I don’t remotely agree with my sometimes-Slate colleagues David Haglund and Daniel Engber that this week’s episode of Girls, in which Hannah hooks up with a handsome doctor whose trash cans she’s been misusing, was “the worst episode of Girls ever.” But something that the two of them said that struck me as particularly truthful in a revealing way:
Engber: I felt trapped by my unwillingness to buy into the central premise. Narcissistic, childish men sleep with beautiful women all the time in movies and on TV, so why should this coupling be so difficult to fathom? I think it’s because Hannah is especially and assertively ugly in this episode. She’s rude (“what did you do?” she asks Joshua, referring to his broken marriage), self-centered (“I’m too smart and too sensitive”), sexually ungenerous (“no, make me come”), and defiantly ungraceful (naked ping-pong). In sum, the episode felt like a finger poked in my guys-on-Girls eyeball, or a double-dog dare for me to ask, How can a girl like that get a guy like this? Am I small-minded if I’m stuck on how this fantasy is too much of a fantasy and remembering what Patrick Wilson’s real-life partner looks like?…
Haglund: resumably there are things that Hannah would not, in any world that resembled our own, get. Such as Patrick Wilson, for instance. I want to suspend my disbelief—just as viewers have, for generations, imagined that Al could get Peggy and Homer could get Marge and Jim Belushi could snag Courtney Thorne-Smith. But the show needs to work harder to make that seem feasible. And not pile implausibility upon implausibility.
Why is it that we believe that Jim Belushi could plausibly be married to Courtney Thorne-Smith? Or that Katherine Heigl’s character in Knocked Up, a beautiful, upwardly mobile entertainment reporter would end up with pre-weight-loss, unemployed Seth Rogen, simply because his character stepped up by performing the basic adult human task of obtaining a job? And why is it that we don’t believe a sexually available weirdo like Hannah Horvath could have a several-day fling with a depressive, divorcing, lonely doctor because he happens to be played by Patrick Wilson? Is it that in men, being funny is considered the equivalent of being beautiful for women? Are male characters are required to have one positive characteristic, whether it’s a sense of charm, or the expressed desire to not be a a deadbeat, where women need to be both a certain level of hot, as well as be desirable in other ways? Are movies and TV that feature pairing between schlubby guys and attractive women really doing the equivalent amount of work it would take to make long-term relationships between those characters credible that it would apparently require folks to believe that someone might want to keep Hannah around for a couple of days?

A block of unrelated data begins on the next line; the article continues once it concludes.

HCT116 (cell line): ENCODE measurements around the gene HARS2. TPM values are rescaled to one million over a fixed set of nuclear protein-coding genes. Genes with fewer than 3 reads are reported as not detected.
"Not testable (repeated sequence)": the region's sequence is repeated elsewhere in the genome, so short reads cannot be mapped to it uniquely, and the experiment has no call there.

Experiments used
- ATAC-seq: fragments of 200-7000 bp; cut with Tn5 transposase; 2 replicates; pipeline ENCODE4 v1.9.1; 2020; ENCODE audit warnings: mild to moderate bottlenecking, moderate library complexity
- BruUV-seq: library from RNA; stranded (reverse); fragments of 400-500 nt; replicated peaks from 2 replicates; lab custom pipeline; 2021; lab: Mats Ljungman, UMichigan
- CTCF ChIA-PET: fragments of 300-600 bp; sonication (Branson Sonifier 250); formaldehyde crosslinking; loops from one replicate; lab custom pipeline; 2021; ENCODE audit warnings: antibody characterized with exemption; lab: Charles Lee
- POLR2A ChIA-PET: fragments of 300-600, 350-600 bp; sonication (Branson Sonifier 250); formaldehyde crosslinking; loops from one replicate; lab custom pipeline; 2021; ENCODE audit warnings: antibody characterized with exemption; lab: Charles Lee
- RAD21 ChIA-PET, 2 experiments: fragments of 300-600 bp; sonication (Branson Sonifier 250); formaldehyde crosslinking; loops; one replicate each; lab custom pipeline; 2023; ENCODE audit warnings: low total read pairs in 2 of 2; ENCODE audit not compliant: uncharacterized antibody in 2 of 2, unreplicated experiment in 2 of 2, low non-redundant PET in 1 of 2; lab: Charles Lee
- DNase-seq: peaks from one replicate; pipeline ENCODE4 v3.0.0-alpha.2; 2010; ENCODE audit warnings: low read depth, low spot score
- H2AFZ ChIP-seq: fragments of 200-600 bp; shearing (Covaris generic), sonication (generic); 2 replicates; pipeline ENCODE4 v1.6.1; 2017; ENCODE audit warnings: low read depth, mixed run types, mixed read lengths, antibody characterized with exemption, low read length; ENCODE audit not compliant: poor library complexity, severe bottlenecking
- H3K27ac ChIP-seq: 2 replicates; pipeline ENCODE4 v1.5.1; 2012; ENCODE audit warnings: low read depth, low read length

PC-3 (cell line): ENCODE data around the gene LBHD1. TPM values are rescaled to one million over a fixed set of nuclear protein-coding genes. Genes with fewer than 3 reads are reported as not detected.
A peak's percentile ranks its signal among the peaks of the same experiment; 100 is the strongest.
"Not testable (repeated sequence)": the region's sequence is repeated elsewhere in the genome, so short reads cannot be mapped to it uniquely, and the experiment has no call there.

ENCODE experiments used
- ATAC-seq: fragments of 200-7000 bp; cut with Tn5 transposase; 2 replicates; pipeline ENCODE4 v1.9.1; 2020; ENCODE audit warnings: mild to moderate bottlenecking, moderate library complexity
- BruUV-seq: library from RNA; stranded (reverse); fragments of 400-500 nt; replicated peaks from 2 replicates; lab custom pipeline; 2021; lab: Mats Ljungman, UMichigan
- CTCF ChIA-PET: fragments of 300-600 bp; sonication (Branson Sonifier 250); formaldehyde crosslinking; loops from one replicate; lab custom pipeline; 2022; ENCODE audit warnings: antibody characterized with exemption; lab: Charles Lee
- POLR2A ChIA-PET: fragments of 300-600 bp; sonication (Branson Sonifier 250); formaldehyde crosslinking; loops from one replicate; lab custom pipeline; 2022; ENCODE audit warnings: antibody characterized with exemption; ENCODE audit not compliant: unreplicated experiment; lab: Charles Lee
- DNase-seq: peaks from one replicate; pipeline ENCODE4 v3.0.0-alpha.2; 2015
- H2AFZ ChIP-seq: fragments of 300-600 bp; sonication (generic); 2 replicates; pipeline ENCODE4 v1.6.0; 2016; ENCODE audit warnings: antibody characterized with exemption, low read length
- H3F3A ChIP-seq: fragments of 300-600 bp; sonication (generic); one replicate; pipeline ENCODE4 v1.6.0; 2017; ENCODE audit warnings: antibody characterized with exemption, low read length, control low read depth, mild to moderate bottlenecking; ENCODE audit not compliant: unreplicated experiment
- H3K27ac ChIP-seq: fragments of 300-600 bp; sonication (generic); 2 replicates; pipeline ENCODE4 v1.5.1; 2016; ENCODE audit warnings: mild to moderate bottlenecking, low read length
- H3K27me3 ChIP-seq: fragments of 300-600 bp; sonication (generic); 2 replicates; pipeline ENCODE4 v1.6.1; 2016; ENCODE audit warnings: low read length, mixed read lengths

I can see how Hannah’s hookup with Joshua might not have been plausible for everyone in the audience. After all, who invites random strangers into their living room for lemonade, as Joshua did when Hannah showed up at his door after spotting him at Grumpy’s? How many of us kiss random strangers simply because we’re on a quest to have dramatic experiences that will be fodder for later fiction writing? But I think there’s a strong case that we’re simply more used to seeing men date and marry above themselves, at least when it comes to looks, in popular culture. That doesn’t mean that those pairings are, themselves, more credible, or that more work’s gone into making them credible, just that we’ve had more training in suspending disbelief when it comes to them.